Call to Europe VII: Democracy First!
European democracy is permanently challenged. The institutional set up is still based on the logic of transnational representation. There is little space for citizens to interact with European politics and express their opinions. When, in 1979, the direct elections to the European Parliament were introduced, hopes were dashed, as the expected change did not happen. European citizens see their votes as ‘second order’. They see them as merely used to test ideas and give feedback to the parties in between general elections. Every European election until 2014 saw a declining turnout. Diverse attempts to improve the situation – such as the Treaty of Maastricht that introduced the European Union – were not game changers.
Even worse - at the time the citizens were given a chance to speak up on the quality of democracy and the proposal to establish a European Constitution, the answer given in 2005 in two EEC founding states (France and the Netherlands) was a resounding “no”. Although a pause for reflection and then the Lisbon Treaty were to set Europe off on a new path towards more democracy, it would seem that the old conflicts not only prevailed, but became enhanced.
Tensions between national and EU governing institutions are growing. In recent years, its existence has been exposed, when European Council members were trying not to accept the European Parliament’s nominee for the President of the European Commission.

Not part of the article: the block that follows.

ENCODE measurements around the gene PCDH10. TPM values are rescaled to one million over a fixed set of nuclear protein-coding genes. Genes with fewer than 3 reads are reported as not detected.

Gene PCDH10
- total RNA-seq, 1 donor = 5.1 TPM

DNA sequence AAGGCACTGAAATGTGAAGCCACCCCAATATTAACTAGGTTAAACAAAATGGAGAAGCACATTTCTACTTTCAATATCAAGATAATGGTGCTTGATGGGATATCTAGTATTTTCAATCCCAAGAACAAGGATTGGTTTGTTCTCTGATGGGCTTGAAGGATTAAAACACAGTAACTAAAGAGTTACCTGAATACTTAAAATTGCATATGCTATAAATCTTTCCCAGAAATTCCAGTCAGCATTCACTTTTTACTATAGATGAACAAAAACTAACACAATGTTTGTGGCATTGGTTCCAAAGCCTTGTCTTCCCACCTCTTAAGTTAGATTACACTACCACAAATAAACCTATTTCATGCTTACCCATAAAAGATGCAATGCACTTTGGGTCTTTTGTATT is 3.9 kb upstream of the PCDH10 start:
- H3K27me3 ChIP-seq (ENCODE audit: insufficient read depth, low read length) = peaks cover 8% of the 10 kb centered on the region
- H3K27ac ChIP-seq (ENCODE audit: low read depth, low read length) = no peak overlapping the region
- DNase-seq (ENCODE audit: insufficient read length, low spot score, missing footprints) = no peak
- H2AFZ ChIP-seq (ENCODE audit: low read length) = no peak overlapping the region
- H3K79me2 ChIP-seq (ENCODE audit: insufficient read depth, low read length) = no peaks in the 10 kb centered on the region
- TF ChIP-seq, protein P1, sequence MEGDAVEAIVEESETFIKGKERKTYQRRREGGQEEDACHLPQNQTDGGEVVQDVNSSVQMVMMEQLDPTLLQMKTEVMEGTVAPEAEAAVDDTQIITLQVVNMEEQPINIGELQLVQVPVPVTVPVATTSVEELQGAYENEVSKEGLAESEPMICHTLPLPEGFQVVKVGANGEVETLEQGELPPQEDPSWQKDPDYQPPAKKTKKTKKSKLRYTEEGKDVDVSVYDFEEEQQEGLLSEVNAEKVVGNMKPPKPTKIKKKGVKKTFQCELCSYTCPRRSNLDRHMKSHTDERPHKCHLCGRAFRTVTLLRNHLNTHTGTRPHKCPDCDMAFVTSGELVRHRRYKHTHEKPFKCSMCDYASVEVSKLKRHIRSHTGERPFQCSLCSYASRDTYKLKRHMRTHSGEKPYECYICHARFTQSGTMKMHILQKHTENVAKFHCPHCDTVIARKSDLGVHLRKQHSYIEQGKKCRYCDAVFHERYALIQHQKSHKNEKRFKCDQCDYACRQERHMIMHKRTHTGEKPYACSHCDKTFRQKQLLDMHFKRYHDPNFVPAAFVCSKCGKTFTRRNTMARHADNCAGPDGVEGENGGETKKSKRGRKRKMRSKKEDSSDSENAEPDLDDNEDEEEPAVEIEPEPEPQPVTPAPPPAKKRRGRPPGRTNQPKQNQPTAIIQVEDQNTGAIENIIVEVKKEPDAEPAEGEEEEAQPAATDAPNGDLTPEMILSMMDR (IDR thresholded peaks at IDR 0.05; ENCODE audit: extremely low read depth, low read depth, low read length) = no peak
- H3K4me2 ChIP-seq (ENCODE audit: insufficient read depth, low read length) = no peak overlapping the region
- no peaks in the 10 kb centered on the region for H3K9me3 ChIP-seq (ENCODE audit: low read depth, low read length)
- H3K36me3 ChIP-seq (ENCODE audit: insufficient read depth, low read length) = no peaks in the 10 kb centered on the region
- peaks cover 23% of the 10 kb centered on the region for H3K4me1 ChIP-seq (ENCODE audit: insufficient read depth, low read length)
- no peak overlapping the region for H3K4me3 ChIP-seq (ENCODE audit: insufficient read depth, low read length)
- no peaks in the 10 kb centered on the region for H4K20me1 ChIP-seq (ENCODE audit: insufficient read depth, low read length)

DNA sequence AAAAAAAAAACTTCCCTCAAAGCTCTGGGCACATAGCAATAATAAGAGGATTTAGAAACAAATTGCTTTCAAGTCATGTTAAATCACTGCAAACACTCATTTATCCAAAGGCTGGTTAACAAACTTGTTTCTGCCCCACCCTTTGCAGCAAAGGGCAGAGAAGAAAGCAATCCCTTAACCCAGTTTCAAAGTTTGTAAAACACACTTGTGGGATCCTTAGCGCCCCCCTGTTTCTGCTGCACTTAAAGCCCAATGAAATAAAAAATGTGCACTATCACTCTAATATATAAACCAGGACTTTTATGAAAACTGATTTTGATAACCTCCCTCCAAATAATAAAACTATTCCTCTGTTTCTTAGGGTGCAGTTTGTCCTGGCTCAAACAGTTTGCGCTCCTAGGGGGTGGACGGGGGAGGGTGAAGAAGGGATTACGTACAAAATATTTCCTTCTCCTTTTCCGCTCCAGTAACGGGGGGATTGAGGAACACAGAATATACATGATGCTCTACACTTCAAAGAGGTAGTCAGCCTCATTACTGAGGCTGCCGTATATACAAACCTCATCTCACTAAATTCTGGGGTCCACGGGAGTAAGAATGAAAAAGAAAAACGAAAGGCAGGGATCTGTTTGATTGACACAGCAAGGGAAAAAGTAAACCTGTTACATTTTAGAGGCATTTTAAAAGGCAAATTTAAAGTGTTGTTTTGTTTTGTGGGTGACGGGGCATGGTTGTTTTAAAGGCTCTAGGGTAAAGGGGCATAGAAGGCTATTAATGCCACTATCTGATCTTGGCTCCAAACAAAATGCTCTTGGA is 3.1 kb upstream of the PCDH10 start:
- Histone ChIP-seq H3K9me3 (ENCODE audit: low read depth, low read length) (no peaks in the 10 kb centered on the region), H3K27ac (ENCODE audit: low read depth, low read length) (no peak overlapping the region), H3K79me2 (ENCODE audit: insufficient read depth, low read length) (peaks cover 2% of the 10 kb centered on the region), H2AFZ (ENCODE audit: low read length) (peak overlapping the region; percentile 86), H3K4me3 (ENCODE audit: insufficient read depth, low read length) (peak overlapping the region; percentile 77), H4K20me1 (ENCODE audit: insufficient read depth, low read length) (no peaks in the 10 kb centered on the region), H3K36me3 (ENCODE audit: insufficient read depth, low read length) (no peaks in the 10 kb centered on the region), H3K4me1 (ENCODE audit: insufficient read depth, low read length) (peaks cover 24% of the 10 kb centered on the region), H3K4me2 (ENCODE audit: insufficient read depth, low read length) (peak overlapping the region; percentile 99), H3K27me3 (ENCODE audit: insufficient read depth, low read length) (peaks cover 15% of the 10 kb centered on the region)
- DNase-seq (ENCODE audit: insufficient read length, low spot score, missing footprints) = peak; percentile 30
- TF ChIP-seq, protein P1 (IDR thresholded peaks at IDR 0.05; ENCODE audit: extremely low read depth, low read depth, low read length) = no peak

The fight between the tradition of consensual decision-making and the demand for politicisation of the alternatives, as far as choosing the trajectory for the future of Europe, continues intensively.
The symbol of this was the debate on sustainability of a ‘grand coalition’ in the light of the recent election of the President of the European Parliament. There is continued wrestling between the institutions and citizens. Citizens feel disempowered and subjected to the strategies they would never offer legitimising a mandate for. For example, the popular resistance to austerity policies, which are perceived as coming from the EU, are at the source of a rise in new kinds of Euro-rejectionist attitudes.
Resolving these conflicts will determine the Future of Democracy in Europe and will be at the core of the debate framing the context of the European Elections in 2019. Motivated to anticipate them, and in a direct response to the European Commissions’ White Paper, FEPS intends to use its annual flagship event - Call to Europe VII to debate:
• Democracy First – Rewriting the Rules of the European Economy
• Democracy First – Strengthening Democracy in Europe and in the Member States
#EuropeTogether joins the 7th iteration of Call to Europe VII ‘Democracy First!’
28th at Bibliothèque Solvay – Leopoldpark, 137 rue Belliard, B-1040 Brussels & 29th at Management Centre Europe (Mce) Conference Centre – rue de L’Aqueduc 118, 1050 Brussels.